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Spin, Spin, Spin

Last week in the grocery store, I noticed a new breakfast cereal from a popular brand.  The new kid on the block, let's call it "Plus", claims to satisfy your hunger.  Presumably, this means you will eat less.   Good idea.  Some of the newest research, particularly on artificial sweeteners suggest that because your appetite isn't satisfied, you may eat more, or snack more between meals.

A look at "Plus" versus the regular cereal from the same company shows the price per 100 grams (It's a Canadian thing!) is $1.30/100 gr against $1.50 per 100 gr.  I'm liking this more!

But then I checked the serving size.  "Plus" is over 50 grams whereas the regular is less than 30 grams for the same size serving.  Since we judge portions by how full our dish is (see Mindless Eating: Why We Eat More Than We Think by Brian Wansink) that means that whatever your helping size, you are eating nearly twice as much, by weight, in a helping of "Plus".  Cost per serving? 70¢ for "Plus" as opposed to only 44¢ for the regular.  So per helping, the cost is 60% more!

And that's not the only cost.  Side by side highlights of the nutrition label shows that "Plus" has 200 calories per serving but regular only has 110.  That's 82% more calories.  Now, I know there is every kind of diet advice out there, but the simplest rule is that if you are going to eat a calorie, you need to burn a calorie through activity to offset it.  Remember Dave's First Rule -- "Your lips are the gatekeepers of your hips", also known as "If you don’t eat it, you won’t wear it."  Keep in mind that an extra 80 calories means about an extra 15 minutes walking to even things out.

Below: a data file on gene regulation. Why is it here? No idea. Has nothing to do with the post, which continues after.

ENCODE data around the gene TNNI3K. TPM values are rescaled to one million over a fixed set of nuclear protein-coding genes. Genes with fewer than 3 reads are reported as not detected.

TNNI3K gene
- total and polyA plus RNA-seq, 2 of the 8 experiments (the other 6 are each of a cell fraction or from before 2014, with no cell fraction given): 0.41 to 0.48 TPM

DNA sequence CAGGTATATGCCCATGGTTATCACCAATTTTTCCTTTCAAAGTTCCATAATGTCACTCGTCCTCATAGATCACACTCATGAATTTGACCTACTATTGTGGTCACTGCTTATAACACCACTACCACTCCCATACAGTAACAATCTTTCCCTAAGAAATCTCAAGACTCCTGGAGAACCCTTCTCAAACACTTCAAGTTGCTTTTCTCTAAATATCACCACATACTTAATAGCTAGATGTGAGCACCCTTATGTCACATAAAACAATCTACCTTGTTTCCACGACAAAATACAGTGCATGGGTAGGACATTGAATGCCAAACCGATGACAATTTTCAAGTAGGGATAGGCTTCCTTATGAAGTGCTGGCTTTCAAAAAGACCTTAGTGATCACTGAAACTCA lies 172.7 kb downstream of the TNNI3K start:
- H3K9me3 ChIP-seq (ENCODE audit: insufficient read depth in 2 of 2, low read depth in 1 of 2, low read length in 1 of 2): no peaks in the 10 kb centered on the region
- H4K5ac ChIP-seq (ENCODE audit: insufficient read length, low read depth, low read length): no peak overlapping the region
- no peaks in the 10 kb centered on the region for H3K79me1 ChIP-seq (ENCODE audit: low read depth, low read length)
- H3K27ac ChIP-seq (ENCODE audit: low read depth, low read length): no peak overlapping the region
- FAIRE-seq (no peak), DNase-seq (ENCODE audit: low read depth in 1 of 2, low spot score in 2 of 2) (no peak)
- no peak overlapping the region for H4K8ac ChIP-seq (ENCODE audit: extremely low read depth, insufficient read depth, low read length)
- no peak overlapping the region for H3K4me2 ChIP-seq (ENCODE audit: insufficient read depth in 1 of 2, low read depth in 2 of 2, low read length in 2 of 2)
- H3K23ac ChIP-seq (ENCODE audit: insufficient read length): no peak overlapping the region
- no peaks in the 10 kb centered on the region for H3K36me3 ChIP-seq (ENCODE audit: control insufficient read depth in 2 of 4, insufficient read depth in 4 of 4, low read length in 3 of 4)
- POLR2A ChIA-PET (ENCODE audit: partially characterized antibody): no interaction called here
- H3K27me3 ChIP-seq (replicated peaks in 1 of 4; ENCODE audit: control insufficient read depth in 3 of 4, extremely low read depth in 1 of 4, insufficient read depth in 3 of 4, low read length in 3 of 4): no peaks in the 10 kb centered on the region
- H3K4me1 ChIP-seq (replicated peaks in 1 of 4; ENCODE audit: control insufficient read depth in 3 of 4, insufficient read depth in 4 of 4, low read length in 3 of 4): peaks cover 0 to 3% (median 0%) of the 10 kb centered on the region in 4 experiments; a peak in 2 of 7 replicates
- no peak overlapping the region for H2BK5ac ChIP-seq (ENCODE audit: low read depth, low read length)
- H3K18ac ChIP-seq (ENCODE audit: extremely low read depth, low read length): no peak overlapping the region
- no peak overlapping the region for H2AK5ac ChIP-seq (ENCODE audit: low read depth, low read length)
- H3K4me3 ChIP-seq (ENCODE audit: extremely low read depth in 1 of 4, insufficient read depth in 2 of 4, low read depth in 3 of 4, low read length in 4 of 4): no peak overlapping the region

Also, "Plus" has about 50% more sodium per serving, and almost a whole tablespoon more sugar (glucose and fructose).  The regular stuff had no fat, whereas the new has about a gram per serving, one fifth of which is saturated.  Not much fat, but not necessary.   The extra sugar accounts for over half of the increase in calories.  The rest of the calories come from the added fat, about 10% of the increase, and from increased bran and other complex carbs.

So, in summary, they sell you more calories, and salt, a little bit of fat, a tablespoon of sugar plus a few more ingredients and a tablespoon of bran, for about 25¢ per serving more.

If you buy the old stuff, and add your own sugar and bran if you wish, you can control your sugar intake and save both calories and cash.

Sugar costs about 1½¢ per tablespoon at grocery prices.  A tablespoon of bran costs about 10¢.  That means that the cereal maker, who is buying at much lower than retail costs is making a huge markup while turning the tables and telling you that they are selling you sugar and fat for your own good.

Am I missing something, or is it just Spin?


In Plus' defense, there's probably more processing that goes into producing it as opposed to the original. In addition to that, there was the R&D, market research, quality control, focus groups, etc etc etc. I'm not sure how much these things cost, but if the original has been around for a while, then the initial investment has probably already paid for itself, and the increased cost per serving is taking care of the initial product cost.On the other hand, the market really doesn't need yet another Calorie dense food that will pretty much just make our already obese population even more so. Maybe the people likely to buy this should save a lot of money and just eat the 10c per tbsp bran and call it good!

Missing something? No, you nailed it right on the head. As Michael Pollan points out (and I seem to recall it mentioned in Wansink's book as well, but I could be wrong), food companies can't make more money unless they sell you more food, especially with more processing in it. That's why Cap'n Crunch costs more than corn flakes. I'm not surprised at all to hear about "Plus". That's why one of Pollan's rules for food is to "avoid food products that make health claims". If they have to prove it's healthy, it probably isn't. I mean, who ever questioned the health benefits of a carrot, right?

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